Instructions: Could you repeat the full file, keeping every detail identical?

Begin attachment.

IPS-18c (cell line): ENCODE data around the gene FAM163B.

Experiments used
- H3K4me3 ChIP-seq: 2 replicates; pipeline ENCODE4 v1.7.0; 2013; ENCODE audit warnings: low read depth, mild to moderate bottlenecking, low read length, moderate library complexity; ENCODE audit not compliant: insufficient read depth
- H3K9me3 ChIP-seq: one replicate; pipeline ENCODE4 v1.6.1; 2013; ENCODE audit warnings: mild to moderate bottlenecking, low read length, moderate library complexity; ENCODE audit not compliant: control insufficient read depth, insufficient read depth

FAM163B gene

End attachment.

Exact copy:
IPS-18c (cell line): ENCODE data around the gene FAM163B.

Experiments used
- H3K4me3 ChIP-seq: 2 replicates; pipeline ENCODE4 v1.7.0; 2013; ENCODE audit warnings: low read depth, mild to moderate bottlenecking, low read length, moderate library complexity; ENCODE audit not compliant: insufficient read depth
- H3K9me3 ChIP-seq: one replicate; pipeline ENCODE4 v1.6.1; 2013; ENCODE audit warnings: mild to moderate bottlenecking, low read length, moderate library complexity; ENCODE audit not compliant: control insufficient read depth, insufficient read depth

FAM163B gene